This act widened the breach in the Whig Party, which was also disintegrating in other parts of the country on the issue of slavery. The most important aspect of Fillmore’s foreign policy was his sanction of a plan to open Japan to world commerce, which had been largely prohibited there for more than 200 years. Influenced by petitions to Congress and other evidences of public interest, he approved an expedition to open the “sealed” empire. In January 1852 a naval expedition was entrusted to Commodore Matthew C. Perry.
In July 1853, four months after Fillmore left the presidency, Perry arrived in Japan with four men-of-war. That visit and another visit the following year culminated in a commercial treaty between the United States and Japan. Fillmore was reluctant to serve a second term, but participated in the Whig national convention of 1852 because he wanted to ensure that the party platform supported the Compromise of 1850. After securing that, he asked that his name be withdrawn at an opportune moment and his delegates transferred to Daniel Webster, another contender for the Whig presidential nomination. However, Fillmore’s Southern Whig supporters, who believed he would win, backed him vigorously and never did withdraw his name. They held out for Webster to release his delegates.
By the time Webster did that, it was too late. The antislavery Whigs had secured control of the convention and, mindful of Fillmore’s enforcement of the Fugitive Slave Law, they succeeded in having General Winfield Scott named the party’s candidate. In November, Scott was decisively defeated by his Democratic opponent, Franklin Pierce. After the 1852 election the Whig Party broke up over the slavery issue. By 1856 its place had been taken by the Republican Party, led by Seward and Weed. Fillmore turned over the presidential office to Pierce in March 1853.
His wife died less than a month later, and the former president returned to his home in Buffalo. In 1856, Fillmore accepted the presidential nomination of the American Party, a coalition of Silver Gray Whigs and Know-Nothings, a secretive political group opposed to immigration. In the 1856 national election, contested by the Democrat James Buchanan, the Republican John C. Fremont, and the American Fillmore, Buchanan triumphed by a small margin. Fillmore carried only the eight electoral votes of Maryland, a border slave state.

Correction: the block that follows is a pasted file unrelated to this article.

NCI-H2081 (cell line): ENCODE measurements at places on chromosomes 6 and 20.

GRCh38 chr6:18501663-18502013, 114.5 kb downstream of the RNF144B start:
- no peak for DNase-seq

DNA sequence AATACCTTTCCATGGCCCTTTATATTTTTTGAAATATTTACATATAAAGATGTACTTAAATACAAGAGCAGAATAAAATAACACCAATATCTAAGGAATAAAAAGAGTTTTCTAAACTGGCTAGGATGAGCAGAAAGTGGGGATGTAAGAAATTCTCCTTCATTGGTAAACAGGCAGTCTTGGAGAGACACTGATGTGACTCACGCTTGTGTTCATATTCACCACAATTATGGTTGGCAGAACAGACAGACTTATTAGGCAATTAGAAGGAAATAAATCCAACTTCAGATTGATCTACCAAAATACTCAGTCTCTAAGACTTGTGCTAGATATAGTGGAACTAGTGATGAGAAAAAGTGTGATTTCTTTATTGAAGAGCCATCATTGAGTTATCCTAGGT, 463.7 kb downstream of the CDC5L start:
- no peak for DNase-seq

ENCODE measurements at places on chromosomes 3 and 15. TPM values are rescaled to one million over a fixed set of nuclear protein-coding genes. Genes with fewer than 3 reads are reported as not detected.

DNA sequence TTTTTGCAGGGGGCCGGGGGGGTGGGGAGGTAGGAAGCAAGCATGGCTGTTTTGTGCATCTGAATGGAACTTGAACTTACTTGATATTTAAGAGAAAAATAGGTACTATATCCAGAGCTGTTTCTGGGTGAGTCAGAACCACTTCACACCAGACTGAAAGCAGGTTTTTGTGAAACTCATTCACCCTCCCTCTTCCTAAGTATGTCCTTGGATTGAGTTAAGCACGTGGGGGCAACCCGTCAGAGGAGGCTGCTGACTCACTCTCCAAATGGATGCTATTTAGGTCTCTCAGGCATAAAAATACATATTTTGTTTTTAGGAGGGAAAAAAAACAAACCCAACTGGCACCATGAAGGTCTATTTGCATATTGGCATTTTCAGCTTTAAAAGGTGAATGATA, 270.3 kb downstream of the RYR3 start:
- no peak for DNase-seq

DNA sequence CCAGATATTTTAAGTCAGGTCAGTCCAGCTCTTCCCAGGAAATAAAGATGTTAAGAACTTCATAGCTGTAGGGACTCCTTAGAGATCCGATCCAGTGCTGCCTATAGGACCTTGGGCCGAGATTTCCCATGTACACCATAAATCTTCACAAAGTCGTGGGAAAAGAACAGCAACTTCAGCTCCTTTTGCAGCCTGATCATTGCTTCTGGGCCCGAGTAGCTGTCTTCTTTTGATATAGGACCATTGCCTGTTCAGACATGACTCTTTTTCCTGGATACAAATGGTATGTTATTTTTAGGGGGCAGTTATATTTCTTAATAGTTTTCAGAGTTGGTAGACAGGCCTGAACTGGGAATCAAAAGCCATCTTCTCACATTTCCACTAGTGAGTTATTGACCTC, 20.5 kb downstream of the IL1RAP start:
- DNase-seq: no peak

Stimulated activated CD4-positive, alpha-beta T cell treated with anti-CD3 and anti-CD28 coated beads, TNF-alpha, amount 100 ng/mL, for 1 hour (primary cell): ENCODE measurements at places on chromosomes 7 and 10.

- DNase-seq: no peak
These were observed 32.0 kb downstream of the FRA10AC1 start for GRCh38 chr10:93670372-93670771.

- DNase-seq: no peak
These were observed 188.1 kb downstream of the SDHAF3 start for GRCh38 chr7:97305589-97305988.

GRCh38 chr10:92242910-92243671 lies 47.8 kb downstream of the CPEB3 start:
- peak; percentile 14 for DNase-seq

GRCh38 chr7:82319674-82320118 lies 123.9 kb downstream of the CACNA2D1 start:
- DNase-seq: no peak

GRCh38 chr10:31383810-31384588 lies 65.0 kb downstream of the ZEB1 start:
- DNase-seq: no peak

The popular vote was 1,838,169 for Buchanan, 1,341,264 for Fremont, and 874,534 for Fillmore. Fillmore returned permanently to private life, but he continued to regard the political scene with interest and anxiety. Critical eventsthe election of Abraham Lincoln in 1860 and the secession of the Southern states in 1860 and 1861 that led to the outbreak of the Civil Warinduced Fillmore to take the platform to plead against secession and disunion. Always for conciliation rather than coercion, Fillmore opposed some of President Lincoln’s measures. In 1864, when Lincoln ran for reelection, Fillmore supported General George B. McClellan, the Democratic candidate and a conservative. After the war, Fillmore’s sympathies were with President Andrew Johnson in opposition to the Radical Republicans in Congress, who inflicted their drastic, punitive Reconstruction policy on the defeated secessionist states.
In 1858, Fillmore remarried. His second wife was Mrs. Caroline C. McIntosh of Albany, New York. He continued his law practice in Buffalo, interrupting it to make two trips to Europe. His civic interests included the University of Buffalo, now SUNY Buffalo, and he was its first chancellor.
He was a founder of the Buffalo Historical Society and the Buffalo General Hospital, and he was active in other community projects, such as the Natural Science Society. He died in 1874.